start.completeAsync( () -> null, executor); // !!! trigger execution

    We first take an empty incomplete CompletableFuture, build the whole chain of actions that we need to perform for it, and start the execution. After that, we will complete the CompletableFuture - we will completeAsync- with the transition directly to our executor. This will give us another 10% performance for asynchronous requests.

    Step 3 - tricks with complete ()

    There is another problem associated with CompletableFuture:

    We have a CompletableFuture and the SelectorManager dedicated thread completes this CompletableFuture. We cannot write here future.complete. The problem is that the SelectorManager stream is internal, it processes all reads from the socket. And we give it to the user CompletableFuture. And he can attach a chain of his actions to it. If we start the execution of user actions using response.complete on the SelectorManager, then the user can kill us with our dedicated SelectorManager stream, which should work correctly, and should not run too much there. We must somehow translate the execution - take it from that thread and put it into our executor, where we have a bunch of threads.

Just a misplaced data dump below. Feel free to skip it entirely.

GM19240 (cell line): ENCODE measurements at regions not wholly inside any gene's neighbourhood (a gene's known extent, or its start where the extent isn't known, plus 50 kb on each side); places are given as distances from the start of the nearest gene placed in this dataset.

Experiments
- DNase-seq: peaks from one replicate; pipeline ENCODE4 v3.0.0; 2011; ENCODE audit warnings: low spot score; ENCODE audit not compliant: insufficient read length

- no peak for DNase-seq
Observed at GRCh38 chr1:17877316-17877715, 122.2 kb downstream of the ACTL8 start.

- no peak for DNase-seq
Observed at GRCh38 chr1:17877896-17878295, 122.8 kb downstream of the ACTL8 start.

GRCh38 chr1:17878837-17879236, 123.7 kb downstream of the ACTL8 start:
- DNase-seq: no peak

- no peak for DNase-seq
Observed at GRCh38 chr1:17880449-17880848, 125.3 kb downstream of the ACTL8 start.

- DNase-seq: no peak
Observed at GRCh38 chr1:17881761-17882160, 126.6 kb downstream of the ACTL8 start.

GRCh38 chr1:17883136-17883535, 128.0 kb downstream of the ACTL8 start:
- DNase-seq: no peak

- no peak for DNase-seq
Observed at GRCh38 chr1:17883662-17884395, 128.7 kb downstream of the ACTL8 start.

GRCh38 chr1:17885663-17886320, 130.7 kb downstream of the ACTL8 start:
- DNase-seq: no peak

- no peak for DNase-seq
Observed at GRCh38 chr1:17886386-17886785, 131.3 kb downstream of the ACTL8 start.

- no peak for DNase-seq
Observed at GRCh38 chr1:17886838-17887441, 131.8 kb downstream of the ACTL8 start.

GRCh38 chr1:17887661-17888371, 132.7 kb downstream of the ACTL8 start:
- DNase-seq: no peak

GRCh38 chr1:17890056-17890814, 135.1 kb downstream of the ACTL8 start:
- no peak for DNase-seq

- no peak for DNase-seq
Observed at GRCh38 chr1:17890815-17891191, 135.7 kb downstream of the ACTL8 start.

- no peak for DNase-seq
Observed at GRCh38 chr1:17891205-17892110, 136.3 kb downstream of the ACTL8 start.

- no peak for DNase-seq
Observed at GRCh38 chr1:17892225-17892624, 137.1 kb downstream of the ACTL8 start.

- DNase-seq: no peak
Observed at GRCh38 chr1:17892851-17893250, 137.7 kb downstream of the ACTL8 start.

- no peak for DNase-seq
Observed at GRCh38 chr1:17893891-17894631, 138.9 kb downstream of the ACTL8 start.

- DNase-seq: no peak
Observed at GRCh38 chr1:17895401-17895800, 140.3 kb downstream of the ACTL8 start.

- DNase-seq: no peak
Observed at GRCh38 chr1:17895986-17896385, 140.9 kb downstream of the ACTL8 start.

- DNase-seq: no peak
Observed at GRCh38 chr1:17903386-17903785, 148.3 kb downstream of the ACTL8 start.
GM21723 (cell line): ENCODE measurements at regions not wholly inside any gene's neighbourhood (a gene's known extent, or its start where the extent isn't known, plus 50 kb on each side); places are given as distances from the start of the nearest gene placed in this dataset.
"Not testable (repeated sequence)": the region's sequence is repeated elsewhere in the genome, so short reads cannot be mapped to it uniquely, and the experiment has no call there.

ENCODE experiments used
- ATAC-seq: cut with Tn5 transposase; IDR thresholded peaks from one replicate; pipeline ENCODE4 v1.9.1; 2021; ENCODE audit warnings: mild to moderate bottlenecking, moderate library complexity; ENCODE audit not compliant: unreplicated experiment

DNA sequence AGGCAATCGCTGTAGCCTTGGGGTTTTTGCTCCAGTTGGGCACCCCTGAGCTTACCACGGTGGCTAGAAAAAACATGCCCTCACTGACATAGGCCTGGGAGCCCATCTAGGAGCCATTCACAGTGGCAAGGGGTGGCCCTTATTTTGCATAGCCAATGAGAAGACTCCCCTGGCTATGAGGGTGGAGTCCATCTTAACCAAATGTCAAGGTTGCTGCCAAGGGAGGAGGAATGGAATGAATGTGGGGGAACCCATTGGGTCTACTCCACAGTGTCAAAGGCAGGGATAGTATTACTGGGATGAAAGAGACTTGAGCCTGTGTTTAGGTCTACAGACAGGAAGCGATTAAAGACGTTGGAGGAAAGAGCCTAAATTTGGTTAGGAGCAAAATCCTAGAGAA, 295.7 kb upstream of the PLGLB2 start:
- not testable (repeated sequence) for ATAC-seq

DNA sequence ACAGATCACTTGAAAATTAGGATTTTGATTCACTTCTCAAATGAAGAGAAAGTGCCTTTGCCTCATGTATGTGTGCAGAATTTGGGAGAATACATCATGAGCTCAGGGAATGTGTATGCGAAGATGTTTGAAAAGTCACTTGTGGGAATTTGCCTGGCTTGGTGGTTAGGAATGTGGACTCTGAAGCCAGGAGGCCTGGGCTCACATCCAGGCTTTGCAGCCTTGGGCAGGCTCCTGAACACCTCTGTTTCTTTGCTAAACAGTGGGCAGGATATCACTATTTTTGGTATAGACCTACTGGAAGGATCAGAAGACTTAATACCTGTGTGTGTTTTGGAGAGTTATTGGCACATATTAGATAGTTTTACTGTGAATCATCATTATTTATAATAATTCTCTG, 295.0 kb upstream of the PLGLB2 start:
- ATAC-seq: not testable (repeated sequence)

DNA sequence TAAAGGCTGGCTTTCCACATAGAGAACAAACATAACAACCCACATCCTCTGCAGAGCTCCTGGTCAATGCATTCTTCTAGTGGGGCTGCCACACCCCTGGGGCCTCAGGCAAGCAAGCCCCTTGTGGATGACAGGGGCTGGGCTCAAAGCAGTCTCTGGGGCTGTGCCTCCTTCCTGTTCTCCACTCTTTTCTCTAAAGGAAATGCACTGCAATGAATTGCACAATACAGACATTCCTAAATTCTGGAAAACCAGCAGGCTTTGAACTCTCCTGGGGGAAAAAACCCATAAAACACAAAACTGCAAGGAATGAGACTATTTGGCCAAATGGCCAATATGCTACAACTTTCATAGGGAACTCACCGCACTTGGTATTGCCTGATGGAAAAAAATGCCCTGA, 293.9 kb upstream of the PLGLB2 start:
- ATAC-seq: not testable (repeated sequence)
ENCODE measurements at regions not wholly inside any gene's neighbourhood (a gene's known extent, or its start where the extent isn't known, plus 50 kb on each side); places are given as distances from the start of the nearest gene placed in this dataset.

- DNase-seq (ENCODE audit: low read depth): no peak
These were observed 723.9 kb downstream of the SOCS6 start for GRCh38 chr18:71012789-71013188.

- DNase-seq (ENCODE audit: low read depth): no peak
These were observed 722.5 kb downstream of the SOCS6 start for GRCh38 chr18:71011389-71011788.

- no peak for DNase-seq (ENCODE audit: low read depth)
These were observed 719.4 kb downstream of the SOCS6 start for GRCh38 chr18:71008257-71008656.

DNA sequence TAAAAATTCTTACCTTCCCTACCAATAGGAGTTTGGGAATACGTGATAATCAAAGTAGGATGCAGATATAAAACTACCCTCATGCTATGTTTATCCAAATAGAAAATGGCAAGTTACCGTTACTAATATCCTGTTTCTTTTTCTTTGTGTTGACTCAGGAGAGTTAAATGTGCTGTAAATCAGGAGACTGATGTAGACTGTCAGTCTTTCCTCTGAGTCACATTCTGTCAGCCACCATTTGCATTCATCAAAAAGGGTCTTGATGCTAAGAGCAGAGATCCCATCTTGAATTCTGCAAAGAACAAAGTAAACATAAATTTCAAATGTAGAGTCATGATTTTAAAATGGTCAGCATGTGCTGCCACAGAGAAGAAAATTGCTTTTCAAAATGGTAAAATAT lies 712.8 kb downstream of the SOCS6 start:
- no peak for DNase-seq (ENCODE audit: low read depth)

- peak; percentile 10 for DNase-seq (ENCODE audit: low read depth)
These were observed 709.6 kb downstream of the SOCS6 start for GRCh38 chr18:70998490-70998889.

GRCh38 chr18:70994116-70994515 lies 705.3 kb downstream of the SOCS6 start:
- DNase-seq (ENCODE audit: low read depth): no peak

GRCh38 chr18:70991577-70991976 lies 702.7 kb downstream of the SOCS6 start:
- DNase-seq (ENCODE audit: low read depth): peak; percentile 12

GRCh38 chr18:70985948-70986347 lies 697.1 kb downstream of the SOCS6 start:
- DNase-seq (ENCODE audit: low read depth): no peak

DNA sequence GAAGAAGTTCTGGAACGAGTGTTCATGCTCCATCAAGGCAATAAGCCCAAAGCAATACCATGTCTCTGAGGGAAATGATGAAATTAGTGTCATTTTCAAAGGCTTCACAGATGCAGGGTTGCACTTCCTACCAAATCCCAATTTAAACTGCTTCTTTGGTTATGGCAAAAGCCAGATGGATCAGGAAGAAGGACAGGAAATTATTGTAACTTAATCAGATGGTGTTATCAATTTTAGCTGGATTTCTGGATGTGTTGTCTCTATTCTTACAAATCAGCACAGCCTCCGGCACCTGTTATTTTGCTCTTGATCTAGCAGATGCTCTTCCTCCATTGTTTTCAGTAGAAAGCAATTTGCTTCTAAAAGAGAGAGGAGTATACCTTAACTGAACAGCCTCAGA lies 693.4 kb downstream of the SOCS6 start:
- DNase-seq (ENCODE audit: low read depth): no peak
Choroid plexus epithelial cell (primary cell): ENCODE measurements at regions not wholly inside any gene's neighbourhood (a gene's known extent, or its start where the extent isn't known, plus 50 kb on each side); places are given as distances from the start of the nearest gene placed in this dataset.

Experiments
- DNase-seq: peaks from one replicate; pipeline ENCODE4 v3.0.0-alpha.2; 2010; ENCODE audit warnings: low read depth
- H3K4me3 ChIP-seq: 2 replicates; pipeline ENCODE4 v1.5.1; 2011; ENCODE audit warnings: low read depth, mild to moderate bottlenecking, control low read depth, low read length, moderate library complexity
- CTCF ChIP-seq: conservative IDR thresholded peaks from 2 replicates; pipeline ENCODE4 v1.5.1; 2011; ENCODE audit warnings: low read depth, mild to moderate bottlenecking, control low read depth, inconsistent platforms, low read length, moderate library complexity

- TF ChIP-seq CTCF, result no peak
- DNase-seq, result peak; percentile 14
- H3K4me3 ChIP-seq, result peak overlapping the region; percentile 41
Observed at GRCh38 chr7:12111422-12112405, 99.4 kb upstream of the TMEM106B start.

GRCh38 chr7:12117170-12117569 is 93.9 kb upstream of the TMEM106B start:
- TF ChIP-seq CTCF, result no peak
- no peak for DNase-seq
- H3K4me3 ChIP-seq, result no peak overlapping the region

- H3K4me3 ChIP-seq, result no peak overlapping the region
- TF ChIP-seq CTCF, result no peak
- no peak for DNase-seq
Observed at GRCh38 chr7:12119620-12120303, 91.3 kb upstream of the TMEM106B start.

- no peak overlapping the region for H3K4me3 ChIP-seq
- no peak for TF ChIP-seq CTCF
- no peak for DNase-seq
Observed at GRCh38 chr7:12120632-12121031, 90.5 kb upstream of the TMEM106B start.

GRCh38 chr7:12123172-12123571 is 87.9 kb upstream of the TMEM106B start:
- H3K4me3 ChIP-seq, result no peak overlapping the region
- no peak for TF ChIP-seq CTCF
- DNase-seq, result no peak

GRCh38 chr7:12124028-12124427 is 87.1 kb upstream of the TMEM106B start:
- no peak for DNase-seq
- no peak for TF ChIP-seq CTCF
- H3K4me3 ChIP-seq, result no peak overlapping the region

This is just dangerous.

    We have one completeAsync.

    But having done completeAsync, we get the same problem.

    We very often have to switch execution from a thread to an executor to another thread from the same executor in the chain. But we do not want to switch from SelectorManager to executor or from any user thread to executor. And inside the executor, we don’t want our tasks to migrate. Performance suffers from this.

    We can not do CompleteAsync. On the other hand, we can always make the transition to Async.

    But here is the same problem. In both cases, we secured our work, nothing will start in our thread, but this migration is a little expensive.


    • nothing gets into the SelectorManager stream


    • frequent switching from one thread from executor to another thread from executor (expensive)